And the last, (5) High-quality teachers and (6) high freedom for teachers to decide their own contents and style of education are the most interesting parts.
Firstly, the social status of teachers is very high and well respected in Finland.
It’s usually doctors or lawyers in Japan, but not in Finland.
It’s very difficult to become a teacher in Finland. At least a master’s degree is required and it’s very competitive to pass the exams.
Furthermore, the teachers have high power to decide what kind of education they want to do for the children.
This is the point.
The national government doesn’t limit how and what a teacher should teach their students to the details.
As the evidence, Finland government published educational indication with 800 pages in 1972, but it decreased to 300 pages in 1985 and continued to 100 pages in 1994.
Even the financial power of education belongs to local government.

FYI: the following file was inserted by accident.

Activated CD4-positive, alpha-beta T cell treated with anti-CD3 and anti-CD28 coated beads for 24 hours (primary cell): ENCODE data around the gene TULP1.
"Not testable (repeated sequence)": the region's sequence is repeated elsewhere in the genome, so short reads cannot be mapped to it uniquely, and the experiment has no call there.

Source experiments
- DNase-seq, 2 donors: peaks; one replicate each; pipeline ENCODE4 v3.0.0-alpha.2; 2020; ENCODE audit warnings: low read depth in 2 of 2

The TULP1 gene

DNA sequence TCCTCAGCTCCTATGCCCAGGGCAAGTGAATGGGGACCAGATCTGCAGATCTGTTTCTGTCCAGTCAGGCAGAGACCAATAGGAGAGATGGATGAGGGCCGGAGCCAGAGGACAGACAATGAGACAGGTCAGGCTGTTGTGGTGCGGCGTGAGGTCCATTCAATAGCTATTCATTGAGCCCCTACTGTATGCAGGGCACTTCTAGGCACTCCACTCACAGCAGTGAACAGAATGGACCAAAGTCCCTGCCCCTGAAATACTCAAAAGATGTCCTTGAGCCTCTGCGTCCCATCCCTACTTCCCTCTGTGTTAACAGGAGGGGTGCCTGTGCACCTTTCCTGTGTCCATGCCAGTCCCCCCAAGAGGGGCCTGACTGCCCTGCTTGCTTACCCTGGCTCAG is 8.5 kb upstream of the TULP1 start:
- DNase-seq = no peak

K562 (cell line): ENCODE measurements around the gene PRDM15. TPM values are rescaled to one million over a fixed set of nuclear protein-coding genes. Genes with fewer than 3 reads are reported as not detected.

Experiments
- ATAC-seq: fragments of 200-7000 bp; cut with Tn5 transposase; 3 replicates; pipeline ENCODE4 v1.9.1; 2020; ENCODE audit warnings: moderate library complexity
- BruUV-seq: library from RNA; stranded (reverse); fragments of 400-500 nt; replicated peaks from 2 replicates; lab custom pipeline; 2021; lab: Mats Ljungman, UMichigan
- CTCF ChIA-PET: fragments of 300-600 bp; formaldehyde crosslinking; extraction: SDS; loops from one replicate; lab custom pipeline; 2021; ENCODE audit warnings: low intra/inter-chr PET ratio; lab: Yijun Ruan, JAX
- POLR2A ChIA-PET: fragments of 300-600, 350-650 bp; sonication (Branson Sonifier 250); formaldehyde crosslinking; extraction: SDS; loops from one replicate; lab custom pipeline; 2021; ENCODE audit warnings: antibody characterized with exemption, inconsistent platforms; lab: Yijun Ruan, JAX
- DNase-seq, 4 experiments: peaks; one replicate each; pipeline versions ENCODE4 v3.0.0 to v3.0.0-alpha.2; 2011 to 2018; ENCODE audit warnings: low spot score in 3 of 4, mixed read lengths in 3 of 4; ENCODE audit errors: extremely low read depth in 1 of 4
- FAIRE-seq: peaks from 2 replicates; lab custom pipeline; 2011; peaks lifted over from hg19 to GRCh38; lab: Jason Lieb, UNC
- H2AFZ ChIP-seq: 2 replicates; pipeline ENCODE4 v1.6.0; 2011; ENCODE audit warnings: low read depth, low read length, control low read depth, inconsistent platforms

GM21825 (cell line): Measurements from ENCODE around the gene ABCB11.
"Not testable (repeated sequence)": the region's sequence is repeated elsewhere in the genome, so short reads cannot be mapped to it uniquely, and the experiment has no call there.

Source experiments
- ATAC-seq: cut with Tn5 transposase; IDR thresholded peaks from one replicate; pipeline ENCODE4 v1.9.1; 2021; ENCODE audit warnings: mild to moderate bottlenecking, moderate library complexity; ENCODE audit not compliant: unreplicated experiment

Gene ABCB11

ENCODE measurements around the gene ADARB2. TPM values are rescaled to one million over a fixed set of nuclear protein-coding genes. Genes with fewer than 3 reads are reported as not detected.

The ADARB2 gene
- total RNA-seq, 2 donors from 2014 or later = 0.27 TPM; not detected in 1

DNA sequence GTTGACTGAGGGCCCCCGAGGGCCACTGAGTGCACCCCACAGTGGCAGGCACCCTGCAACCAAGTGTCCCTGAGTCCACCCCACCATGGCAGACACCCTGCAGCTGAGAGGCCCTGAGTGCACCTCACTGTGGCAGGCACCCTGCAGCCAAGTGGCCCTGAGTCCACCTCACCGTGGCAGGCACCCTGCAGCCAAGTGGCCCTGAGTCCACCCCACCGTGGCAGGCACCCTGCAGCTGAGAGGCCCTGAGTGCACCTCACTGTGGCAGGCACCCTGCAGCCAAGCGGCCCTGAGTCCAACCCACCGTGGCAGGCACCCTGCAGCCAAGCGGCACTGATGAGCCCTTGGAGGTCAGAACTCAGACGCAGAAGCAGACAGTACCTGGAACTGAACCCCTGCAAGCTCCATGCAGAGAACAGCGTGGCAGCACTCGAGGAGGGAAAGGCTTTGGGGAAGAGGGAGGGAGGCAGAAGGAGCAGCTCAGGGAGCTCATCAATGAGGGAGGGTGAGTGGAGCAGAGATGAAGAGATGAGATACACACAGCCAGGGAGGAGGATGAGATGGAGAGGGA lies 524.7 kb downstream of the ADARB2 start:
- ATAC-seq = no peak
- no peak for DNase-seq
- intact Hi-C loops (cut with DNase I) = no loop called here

What it means is people in a local town can discuss directly with their local government and teachers to decide what and how to educate their own children.
The whole area can attend the process of building better education.
Even it looks so easy and loose for children from view of Japan and maybe make Japanese parents feel that this kind of education will make their children learn nothing, but this education style may just also be one of the important reasons why a country without much natural resource can push the GDP per capital to the 14th position in the world.